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Linearity and Calibration Verification FAQs 

Questions

What is Linearity?

What is Calibration Verification?

How often is Calibration Verification required?

What is Reportable Range?

What is new instrument performance validation?

What is Analytical Measurement Range (AMR)?

Our inspection checklist requires Analytical Measurement Range (AMR) validation, can LGC Maine Standards’ products be used for AMR validation?

Do I have to use the CAP Linearity Survey (LN) in order to meet the CAP requirements for Calibration Verification on the CAP Checklist?

My laboratory is inspected by JCAHO.  Can I use your VALIDATE® linearity and calibration verification products to meet the requirements for calibration verification?

Answers

What is Linearity? As defined by CLSI’s (formerly NCCLS) EP06-A guideline:

"Linearity - the ability (within a given range) to provide results that are directly proportional to the concentration {amount} of the analyte in the test sample; NOTES:  a)  Linearity typically refers to overall system response (i.e., the final analytical answer rather than the raw instrument output; b)  The linearity of a system is measured by testing levels of an analyte which are known by formulation or known relative to each other (not necessarily known absolutely); when the system results are plotted against these values, the degree to which the plotted curve conforms to a straight line is a measure of system linearity."

VALIDATE® products are designed to make your linearity testing as easy as possible.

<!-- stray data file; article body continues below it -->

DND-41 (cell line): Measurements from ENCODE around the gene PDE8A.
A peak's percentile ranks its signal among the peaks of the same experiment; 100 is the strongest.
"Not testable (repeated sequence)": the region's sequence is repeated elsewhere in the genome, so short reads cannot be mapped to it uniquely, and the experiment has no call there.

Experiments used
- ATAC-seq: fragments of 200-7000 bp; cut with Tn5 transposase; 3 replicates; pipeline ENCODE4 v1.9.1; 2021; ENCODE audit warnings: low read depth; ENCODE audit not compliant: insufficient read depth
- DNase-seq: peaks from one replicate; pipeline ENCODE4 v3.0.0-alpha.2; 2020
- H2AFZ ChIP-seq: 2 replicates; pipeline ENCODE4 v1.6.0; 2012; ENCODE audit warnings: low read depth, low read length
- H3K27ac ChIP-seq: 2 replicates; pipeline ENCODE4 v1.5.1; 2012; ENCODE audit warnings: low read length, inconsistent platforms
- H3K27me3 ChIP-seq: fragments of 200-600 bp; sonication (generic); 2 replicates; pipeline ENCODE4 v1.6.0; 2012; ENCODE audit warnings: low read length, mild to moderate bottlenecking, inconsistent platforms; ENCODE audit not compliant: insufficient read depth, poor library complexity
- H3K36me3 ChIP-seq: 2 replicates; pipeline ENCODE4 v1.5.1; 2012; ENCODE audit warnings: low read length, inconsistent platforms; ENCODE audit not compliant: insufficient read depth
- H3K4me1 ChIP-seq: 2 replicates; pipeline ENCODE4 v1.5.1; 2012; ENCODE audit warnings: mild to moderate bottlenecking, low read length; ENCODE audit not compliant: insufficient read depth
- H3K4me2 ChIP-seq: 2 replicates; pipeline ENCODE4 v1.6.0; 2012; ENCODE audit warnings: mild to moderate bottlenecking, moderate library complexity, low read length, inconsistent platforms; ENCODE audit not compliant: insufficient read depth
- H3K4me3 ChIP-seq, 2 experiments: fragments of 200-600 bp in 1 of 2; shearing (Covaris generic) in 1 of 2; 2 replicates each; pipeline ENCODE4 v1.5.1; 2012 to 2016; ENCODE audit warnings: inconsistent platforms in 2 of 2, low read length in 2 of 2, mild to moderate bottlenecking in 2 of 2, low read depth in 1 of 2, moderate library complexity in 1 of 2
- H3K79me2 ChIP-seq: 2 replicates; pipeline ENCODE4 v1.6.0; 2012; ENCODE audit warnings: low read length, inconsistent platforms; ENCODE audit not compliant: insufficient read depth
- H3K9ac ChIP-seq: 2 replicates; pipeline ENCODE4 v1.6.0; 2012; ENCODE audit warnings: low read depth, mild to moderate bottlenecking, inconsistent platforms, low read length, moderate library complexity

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What is Calibration Verification? CLIA ’88 defines the term calibration verification.  The definition is provided in 42 CFR 493 in section 493.2.

“Calibration verification means the assaying of materials of known concentration in the same manner as patient samples to substantiate the instrument or test system’s calibration throughout the reportable range for patient test results.”

The CLIA regulations are located on the CDC internet site at the following location http://wwwn.cdc.gov/clia/Regulatory/default.aspx with the definitions found here http://www.gpo.gov/fdsys/pkg/CFR-2003-title42-vol3/xml/CFR-2003-title42-vol3-part493.xml#seqnum493.2.

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How often is Calibration Verification required? According to the CLIA regulation provided in 42 CFR 493 section 493.1255:

"(b) Perform and document calibration verification procedures:

(3)  At least once every 6 months and whenever any of the following occur:

(i)  A complete change of reagents for a procedure is introduced, unless the laboratory can demonstrate that changing reagent lot numbers does not affect the range used to report patient test results, and control values are not adversely affected by reagent lot number changes.(ii)  There is a major preventive maintenance or replacement of critical parts that may influence test performance.(iii)  Control material reflect an unusual trend or shift, or are outside of the laboratory’s acceptable limits, and other means of assessing and correcting unacceptable control values fail to identify and correct the problem.(iv)  The laboratory’s established schedule for verifying the reportable range for patient test results requires more frequent calibration verification.  These requirement are located on CDC internet site at: http://www.gpo.gov/fdsys/pkg/CFR-2003-title42-vol3/xml/CFR-2003-title42-vol3-part493.xml#seqnum493.1255.

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What is Reportable Range? CLIA ’88 uses the term reportable range. The definition is provided in 42 CFR 493 in section 493.2.

“Reportable range means the span of test result values over which the laboratory can establish or verify the accuracy of the instrument or test system measurement response.”